A federal appeals court on Friday ruled that the Justice Department (search) cannot force cigarette makers to pay up to $280 billion in past profits as part of its racketeering case against the industry.
The Court of Appeals for the District of Columbia (search) ruled 2-1 that federal law does not provide for the monetary "disgorgement" penalty the government is seeking as part of the case that went to trial in September.
"We hold that the language of [the racketeering law] and the comprehensive remedial scheme of [the racketeering law] preclude disgorgement as a possible remedy in this case," the opinion of the majority said.
The decision comes in the midst of a monthslong trial in U.S. District Court on the government's lawsuit contending the industry knew about the health dangers of smoking but hid that information from the public. The trial will crippling continue while the government considers an appeal.
Even if the decision stands, U.S. District Judge Gladys Kessler (search) could impose restrictions on the tobacco companies, such as limiting marketing or requiring the industry to fund public health campaigns or smoking cessation programs.
Still, the appeals court decision was a major win for tobacco companies. Wall Street greeted it by sending stock prices of cigarettes makers sharply higher.
The defendants in the lawsuit are: Philip Morris USA Inc. and its parent, Altria Group Inc. (MO); R.J. Reynolds; Brown & Williamson Tobacco Co.; British American Tobacco Ltd. (BTI); Loews Corp.'s (LTR) Lorillard Tobacco unit, which has a tracking stock, Carolina Group (CG); Vector Group Ltd.'s (VGR) Liggett Group; Counsel for Tobacco Research-U.S.A.; and the Tobacco Institute.
Shares of Altria Group were up $3.26, or 5.1 percent, to $67.00, on the New York Stock Exchange. The stock reached $68.50, its highest level in at least 10 years, after the ruling. Reynolds American shares were up $3.59, or 4.4 percent, at $84.85, Carolina Group was up $1.21 at $33.19 and smokeless tobacco company UST was up $1.20 at $51.69. Vector shares were up 42 cents at $16.48.
Charles A. Blixt, executive vice president and general counsel for R.J. Reynolds Tobacco, said the ruling "dramatically transforms" the government's lawsuit.
Government lawyers were reviewing the ruling and had no immediate comment, Justice Department spokeswoman Kimberly Smith said. Government lawyers could request a rehearing in front of the three judges, ask for the full appeals court to consider the case or appeal to the Supreme Court.
Robert Mintz, a former federal prosecutor now in private practice in New Jersey, said the decision lowers the stakes for the tobacco companies, potentially clearing the way for a settlement.
"The decision significantly changes the leverage that the government had going into the case," he said.
The $280 billion is the most ever sought in a civil racketeering trial. The government has described the sum as an estimate of money the companies earned illegally through fraudulent activities such as marketing to children and denying doing so.
The trial, which comes six years after the states reached settlements worth $246 billion with the industry to recoup the cost of treating sick smokers, is in its fifth month and probably will continue for several more.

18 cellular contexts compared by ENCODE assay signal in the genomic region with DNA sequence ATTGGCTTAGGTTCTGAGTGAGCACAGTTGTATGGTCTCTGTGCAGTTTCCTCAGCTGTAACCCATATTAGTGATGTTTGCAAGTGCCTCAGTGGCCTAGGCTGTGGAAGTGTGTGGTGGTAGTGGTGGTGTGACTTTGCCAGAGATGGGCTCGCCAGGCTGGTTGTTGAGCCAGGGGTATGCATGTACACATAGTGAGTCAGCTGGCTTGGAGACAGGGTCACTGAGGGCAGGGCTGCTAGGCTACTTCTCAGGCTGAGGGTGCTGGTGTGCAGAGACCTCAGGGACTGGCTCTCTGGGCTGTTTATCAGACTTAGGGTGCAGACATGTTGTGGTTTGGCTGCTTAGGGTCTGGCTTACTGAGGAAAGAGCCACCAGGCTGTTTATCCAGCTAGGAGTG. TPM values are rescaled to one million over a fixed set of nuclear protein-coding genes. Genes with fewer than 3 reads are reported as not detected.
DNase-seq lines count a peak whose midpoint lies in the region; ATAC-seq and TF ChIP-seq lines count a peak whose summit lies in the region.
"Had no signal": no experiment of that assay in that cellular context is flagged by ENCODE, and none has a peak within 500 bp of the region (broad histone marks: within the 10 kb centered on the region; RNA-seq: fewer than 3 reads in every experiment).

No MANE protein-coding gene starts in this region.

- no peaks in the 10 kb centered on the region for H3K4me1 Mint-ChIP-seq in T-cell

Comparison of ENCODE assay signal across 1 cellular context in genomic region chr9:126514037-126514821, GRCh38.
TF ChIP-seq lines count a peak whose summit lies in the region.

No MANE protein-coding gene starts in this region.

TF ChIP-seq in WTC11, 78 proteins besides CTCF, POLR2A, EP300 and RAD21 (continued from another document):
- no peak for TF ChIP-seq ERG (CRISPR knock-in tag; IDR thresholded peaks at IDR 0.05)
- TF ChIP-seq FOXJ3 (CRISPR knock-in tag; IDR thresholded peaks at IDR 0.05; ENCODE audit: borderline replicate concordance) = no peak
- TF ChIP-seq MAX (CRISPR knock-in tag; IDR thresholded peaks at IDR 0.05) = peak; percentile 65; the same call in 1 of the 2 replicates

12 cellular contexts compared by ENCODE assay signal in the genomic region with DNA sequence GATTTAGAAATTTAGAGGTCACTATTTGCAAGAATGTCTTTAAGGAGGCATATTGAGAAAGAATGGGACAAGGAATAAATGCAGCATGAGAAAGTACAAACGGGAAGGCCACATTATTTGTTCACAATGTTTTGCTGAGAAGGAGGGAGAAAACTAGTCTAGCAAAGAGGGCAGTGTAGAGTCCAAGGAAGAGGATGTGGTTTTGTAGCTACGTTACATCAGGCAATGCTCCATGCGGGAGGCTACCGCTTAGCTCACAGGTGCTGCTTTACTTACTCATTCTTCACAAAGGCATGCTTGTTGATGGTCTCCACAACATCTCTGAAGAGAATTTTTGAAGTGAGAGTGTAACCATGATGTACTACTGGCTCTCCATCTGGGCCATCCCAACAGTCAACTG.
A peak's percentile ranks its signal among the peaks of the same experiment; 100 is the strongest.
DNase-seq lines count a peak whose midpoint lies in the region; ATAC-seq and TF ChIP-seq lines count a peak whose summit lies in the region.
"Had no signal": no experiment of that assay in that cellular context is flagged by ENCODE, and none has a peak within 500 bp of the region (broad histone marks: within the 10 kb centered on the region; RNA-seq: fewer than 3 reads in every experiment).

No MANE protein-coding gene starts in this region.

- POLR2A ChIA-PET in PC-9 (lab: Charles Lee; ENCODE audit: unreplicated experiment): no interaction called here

The government has described the $280 billion as an estimate of money the companies earned illegally through fraudulent activities such as marketing to children, while doing just that.
The tobacco companies deny they illegally conspired to promote smoking and say the government has no grounds to pursue them after they drastically overhauled marketing practices as part of the 1998 settlement with state attorneys general.
The industry had argued that the government should have filed its case under criminal RICO laws, which require a higher burden of proof and would have allowed the government to go after money in the case.
But the government argued that judges have the power to impose monetary remedies in civil RICO cases and that the government therefore has the right to go after earnings made through fraud.
Last year, Kessler ruled the government could seek the penalty, called a "disgorgement," under the racketeering statute. The tobacco companies appealed and the appellate court sided with them, ruling the government can't recover any money using the racketeering law because the statute requires "forward-looking remedies."
Disgorgement is "a remedy aimed at past violations," Judge David Sentelle wrote in the latest ruling. He was joined by Judge Stephen Williams. Both were appointed by President Reagan.
In dissent, Judge David Tatel said his colleagues ignored Supreme Court precedent, misread the law and contradicted the decision of another appeals court, the 2nd U.S. Circuit Court of Appeals in New York. Tatel was appointed by President Clinton.
Jamin Raskin, a law professor at American University, said the decision is a big win for tobacco, "but the game isn't over yet." Tatel's strong dissent gives the government strong grounds for an appeal, he said.
William V. Corr, executive director of the Campaign for Tobacco-Free Kids, urged the government to continue pressing its case.
"Today's ruling should not be an excuse for this administration to seek a weak settlement that lets the tobacco industry off the hook," he said.
Reuters and the Associated Press contributed to this report.